It's Not Me, It's You: Psychological Projection

It's Not Me, It's You: Psychological Projection

Last update: 13 February, 2016

Psychological projection: a term developed from Freudian theory, that describes a behavior that we encounter very often. We ourselves may have even done it without realizing.

For example: think about a time when you felt deeply in love with someone. In some way, almost unconsciously, you attributed certain features and virtues to this person that didn’t necessarily correspond with how they actually were. You praised their kindness and concern for others, their successes, and their great qualities through the halo of perfection that you projected onto them.

Love can be a very suitable context for psychological projection to develop. But the real, more complex problem occurs when extremely negative psychological projection happens. When a person attributes their own emotional shortcomings to others, like thoughts full of anger or anxiety.

We’ll talk specifically about feelings of guilt  and how sometimes, instead of accepting and dealing with these feelings, they are targeted at other people, at the people who are closest to us and supposedly the most appreciated.

Projection: distorting reality for one’s own benefit

Here’s an example. Your partner is insecure and afraid of commitment. Instead of accepting this reality, they start to punish you, insisting that you make things difficult, that you’re always showing signs of distrust  and a clear desire to cause them harm.

The problem is not you, it’s them. But instead of facing the fact that they have a self-esteem problem, they punish you, providing evidence for things that aren’t real. They throw their anger at you like darts and project their negative emotions onto you so that they can achieve the following:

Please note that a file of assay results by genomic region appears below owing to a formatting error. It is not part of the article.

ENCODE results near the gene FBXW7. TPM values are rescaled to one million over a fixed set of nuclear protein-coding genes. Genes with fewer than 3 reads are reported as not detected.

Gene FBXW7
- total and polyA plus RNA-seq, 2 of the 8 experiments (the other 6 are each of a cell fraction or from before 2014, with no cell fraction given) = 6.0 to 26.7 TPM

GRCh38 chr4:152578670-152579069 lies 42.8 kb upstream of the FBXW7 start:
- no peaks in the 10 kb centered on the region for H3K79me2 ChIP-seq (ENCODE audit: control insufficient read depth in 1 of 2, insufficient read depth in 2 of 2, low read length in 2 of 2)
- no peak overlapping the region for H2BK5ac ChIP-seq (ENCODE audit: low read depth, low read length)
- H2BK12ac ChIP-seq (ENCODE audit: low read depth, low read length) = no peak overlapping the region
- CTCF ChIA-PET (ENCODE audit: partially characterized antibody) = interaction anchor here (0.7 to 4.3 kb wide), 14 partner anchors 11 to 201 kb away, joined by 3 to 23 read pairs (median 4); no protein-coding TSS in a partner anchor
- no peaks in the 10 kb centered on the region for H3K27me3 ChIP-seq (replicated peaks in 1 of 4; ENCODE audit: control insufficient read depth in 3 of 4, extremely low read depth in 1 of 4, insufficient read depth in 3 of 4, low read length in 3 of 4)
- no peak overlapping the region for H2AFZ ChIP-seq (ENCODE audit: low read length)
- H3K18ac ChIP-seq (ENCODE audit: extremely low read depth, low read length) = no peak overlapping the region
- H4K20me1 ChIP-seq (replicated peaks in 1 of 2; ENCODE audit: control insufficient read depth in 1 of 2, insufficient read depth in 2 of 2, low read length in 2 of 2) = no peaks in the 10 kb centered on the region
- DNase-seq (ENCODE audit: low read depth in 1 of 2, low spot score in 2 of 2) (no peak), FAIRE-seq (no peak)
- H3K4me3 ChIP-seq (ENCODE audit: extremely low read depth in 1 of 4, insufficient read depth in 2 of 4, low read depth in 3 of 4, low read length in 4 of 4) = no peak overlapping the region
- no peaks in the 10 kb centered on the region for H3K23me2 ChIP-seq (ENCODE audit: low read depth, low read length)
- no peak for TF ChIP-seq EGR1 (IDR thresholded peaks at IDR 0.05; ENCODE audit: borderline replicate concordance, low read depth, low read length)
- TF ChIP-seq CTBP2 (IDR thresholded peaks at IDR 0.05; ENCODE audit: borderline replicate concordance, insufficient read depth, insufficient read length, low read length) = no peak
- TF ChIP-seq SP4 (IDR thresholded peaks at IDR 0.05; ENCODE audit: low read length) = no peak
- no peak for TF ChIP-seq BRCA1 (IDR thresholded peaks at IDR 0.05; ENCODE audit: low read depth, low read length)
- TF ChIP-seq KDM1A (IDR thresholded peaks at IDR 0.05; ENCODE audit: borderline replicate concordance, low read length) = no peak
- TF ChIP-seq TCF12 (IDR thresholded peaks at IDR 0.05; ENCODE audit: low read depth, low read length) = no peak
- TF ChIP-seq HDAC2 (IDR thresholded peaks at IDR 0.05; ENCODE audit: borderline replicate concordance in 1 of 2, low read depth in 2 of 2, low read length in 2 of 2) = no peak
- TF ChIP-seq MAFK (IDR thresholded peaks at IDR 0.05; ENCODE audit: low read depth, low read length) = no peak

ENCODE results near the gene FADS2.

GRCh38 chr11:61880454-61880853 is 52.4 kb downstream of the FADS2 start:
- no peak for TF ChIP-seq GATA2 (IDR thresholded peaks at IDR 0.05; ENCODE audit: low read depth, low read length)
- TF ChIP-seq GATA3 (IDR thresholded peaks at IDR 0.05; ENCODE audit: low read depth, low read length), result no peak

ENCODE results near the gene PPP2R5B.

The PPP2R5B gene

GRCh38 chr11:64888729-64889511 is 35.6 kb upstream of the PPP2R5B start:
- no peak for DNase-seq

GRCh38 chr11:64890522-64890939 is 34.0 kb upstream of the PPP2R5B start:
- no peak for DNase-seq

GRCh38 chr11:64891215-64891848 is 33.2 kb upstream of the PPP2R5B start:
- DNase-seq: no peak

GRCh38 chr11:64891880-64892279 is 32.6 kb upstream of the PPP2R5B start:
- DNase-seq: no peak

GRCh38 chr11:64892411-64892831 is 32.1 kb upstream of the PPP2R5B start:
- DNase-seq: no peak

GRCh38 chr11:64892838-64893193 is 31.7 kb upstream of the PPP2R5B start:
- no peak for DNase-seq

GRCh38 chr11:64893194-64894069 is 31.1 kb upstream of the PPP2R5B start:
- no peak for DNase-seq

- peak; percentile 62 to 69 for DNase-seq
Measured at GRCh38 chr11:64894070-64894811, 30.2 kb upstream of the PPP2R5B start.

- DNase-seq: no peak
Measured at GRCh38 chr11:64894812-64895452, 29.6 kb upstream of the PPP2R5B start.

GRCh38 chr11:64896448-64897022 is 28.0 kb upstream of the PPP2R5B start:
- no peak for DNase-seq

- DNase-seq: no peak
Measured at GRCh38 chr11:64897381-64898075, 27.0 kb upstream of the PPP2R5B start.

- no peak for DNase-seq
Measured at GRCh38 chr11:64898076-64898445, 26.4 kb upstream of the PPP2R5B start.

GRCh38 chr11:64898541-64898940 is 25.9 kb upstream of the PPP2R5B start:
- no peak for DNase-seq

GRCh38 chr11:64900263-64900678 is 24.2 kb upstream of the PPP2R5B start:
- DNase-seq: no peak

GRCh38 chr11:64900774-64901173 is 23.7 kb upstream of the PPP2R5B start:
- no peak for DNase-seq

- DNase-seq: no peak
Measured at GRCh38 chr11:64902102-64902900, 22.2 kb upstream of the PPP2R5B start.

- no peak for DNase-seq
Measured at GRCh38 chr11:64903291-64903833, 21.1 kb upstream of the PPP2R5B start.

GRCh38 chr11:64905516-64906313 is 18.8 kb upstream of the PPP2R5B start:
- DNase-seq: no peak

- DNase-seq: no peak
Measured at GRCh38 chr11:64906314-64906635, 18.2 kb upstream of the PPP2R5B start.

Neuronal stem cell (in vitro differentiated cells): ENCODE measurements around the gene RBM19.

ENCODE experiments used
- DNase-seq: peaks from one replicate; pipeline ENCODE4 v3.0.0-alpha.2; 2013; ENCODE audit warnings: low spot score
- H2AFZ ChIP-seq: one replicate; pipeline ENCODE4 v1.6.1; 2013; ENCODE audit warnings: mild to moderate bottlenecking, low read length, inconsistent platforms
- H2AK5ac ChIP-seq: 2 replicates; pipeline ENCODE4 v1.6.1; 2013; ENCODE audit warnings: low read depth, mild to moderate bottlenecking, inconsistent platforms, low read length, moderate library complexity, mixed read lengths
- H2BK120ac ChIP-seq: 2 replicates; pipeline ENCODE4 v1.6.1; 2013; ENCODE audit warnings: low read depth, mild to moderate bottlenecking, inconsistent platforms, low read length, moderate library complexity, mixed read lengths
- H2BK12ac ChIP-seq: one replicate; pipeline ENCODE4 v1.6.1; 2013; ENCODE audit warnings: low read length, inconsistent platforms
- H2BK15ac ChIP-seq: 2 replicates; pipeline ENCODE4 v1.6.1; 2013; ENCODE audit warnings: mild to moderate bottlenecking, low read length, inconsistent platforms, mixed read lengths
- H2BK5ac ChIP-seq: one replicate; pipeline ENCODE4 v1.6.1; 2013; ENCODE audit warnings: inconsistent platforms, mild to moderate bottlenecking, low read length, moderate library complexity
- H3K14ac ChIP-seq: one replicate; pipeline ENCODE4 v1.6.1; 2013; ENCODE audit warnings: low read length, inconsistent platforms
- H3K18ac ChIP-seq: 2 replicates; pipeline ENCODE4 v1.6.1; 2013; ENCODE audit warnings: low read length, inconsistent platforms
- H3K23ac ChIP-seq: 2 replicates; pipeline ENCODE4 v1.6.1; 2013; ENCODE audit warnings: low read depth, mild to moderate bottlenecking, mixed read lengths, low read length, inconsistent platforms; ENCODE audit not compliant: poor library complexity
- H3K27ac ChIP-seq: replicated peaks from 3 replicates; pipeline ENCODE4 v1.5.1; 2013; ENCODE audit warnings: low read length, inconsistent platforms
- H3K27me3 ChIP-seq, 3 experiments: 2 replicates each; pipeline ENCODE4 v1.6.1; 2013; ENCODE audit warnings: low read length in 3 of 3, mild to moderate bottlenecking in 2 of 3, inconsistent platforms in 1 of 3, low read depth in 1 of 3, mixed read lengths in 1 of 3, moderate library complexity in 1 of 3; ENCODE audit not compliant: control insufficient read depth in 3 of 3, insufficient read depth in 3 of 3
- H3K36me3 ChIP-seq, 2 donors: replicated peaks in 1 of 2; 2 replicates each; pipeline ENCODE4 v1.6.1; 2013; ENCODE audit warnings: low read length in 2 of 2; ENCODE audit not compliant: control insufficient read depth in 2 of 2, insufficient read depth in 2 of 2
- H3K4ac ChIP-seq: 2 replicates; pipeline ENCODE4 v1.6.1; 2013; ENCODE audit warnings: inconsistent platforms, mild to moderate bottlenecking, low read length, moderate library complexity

1. Ignore the problem and attribute it to others.
  2. Free themselves of their internal load and leave it somewhere outside of them, on the people around them
  3. Gain a clear position of power. “I don’t have a problem, other people do. The world should revolve around me.”
  4. The belief that other people are the problem allows them to distort reality any way they want. They can believe in their fantasies and deny their true flaws.

How to break the habit

Psychological projection is a complex topic. And sadly, it occurs frequently. Many people who are subjected to psychical and psychological abuse continue projecting positive images onto their partner. Why? Because this way they can protect themselves from reality.

“If my partner feels jealous, it’s only because they love me.” “My partner loves me deep down, sometimes they make mistakes, but they’re the one who cares about me the most.” Projecting these ideas is distorting reality, creating a new world that is less harmful, where they don’t have to accept the harshness of reality, where everyone is brave, where they’re able to react and defend themselves.

How can we stop projecting?

  1. Realize that projecting onto others is a defense mechanism. A life jacket that keeps us afloat so that we don’t have to admit something.
  2. One must understand that projecting guilt and anger onto the people around us will achieve nothing more than creating more negative emotions. We’ll fall into a vicious circle where we have a false sense of power that we will inevitably fall from in the long run.
  3. If it’s you who is experiencing projection from someone else, make it clear how you feel. Warn them that this behavior can’t continue. Tell them that you feel humiliated and manipulated.
  4. Understand that the moment you realize that your projection is hiding some sort of emotional deficiency, you’re going to lose that sense of control. You’ll fall apart, and you’ll need help and support to put yourself back together, to face your problems and deficiencies.

It’s not easy to accept that we all project from time to time. Sometimes, we do it without even realizing; we think the problem is outside ourselves. Like thinking that the person we love is basically a perfect creature, for example…

We all have faults, we all have shortcomings. Ideally, we’d always act with humility and objectivity, but in the end, we’re all beautifully imperfect beings trying to survive and be happy in a complicated world. Do you agree?

Images courtesy of: Nicoletta Ceccoli

This text is provided for informational purposes only and does not replace consultation with a professional. If in doubt, consult your specialist.